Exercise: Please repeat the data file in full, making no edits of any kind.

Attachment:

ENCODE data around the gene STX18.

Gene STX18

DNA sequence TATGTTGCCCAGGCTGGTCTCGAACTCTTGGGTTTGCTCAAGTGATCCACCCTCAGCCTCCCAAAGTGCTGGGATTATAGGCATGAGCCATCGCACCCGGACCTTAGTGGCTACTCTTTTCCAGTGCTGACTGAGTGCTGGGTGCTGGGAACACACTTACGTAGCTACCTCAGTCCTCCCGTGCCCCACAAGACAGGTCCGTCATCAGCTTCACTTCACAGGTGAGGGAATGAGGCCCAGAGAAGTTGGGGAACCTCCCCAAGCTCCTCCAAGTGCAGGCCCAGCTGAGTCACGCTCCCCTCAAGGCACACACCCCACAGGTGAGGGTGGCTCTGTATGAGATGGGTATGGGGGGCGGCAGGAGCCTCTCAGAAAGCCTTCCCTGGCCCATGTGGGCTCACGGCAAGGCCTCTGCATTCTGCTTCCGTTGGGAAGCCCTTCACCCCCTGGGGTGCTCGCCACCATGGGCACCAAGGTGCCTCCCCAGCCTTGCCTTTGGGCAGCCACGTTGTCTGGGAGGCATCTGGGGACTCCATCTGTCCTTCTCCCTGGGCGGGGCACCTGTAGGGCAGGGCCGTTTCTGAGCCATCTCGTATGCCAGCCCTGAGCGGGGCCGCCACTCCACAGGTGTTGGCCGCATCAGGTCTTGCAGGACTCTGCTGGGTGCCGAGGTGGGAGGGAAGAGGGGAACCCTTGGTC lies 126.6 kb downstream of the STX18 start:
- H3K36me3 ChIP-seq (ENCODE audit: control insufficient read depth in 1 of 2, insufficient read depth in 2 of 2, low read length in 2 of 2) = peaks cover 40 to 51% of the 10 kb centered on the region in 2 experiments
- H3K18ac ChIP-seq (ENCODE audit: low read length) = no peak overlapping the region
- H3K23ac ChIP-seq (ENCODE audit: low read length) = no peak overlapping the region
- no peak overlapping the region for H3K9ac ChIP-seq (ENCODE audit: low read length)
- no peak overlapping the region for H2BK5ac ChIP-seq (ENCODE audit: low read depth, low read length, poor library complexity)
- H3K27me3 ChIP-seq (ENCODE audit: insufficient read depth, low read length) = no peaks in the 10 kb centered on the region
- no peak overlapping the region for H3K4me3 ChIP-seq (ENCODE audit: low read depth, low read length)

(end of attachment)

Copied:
ENCODE data around the gene STX18.

Gene STX18

DNA sequence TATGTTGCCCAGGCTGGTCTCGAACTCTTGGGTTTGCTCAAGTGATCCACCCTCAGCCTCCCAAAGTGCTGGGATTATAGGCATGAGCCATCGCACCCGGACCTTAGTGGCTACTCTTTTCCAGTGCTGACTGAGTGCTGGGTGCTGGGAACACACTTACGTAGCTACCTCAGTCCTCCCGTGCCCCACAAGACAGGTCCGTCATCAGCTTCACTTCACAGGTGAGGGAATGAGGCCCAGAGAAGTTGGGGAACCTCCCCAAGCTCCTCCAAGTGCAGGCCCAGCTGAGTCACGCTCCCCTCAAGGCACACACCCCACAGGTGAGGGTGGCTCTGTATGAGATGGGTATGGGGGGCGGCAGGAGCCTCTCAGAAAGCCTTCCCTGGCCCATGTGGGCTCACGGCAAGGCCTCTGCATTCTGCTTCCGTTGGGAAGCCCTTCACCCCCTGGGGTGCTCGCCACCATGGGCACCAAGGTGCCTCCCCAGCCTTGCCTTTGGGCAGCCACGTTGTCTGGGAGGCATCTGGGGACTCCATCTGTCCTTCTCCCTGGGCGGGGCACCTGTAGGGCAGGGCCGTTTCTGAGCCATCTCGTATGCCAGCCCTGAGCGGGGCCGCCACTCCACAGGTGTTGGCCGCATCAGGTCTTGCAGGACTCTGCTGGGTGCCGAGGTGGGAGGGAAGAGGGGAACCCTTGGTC lies 126.6 kb downstream of the STX18 start:
- H3K36me3 ChIP-seq (ENCODE audit: control insufficient read depth in 1 of 2, insufficient read depth in 2 of 2, low read length in 2 of 2) = peaks cover 40 to 51% of the 10 kb centered on the region in 2 experiments
- H3K18ac ChIP-seq (ENCODE audit: low read length) = no peak overlapping the region
- H3K23ac ChIP-seq (ENCODE audit: low read length) = no peak overlapping the region
- no peak overlapping the region for H3K9ac ChIP-seq (ENCODE audit: low read length)
- no peak overlapping the region for H2BK5ac ChIP-seq (ENCODE audit: low read depth, low read length, poor library complexity)
- H3K27me3 ChIP-seq (ENCODE audit: insufficient read depth, low read length) = no peaks in the 10 kb centered on the region
- no peak overlapping the region for H3K4me3 ChIP-seq (ENCODE audit: low read depth, low read length)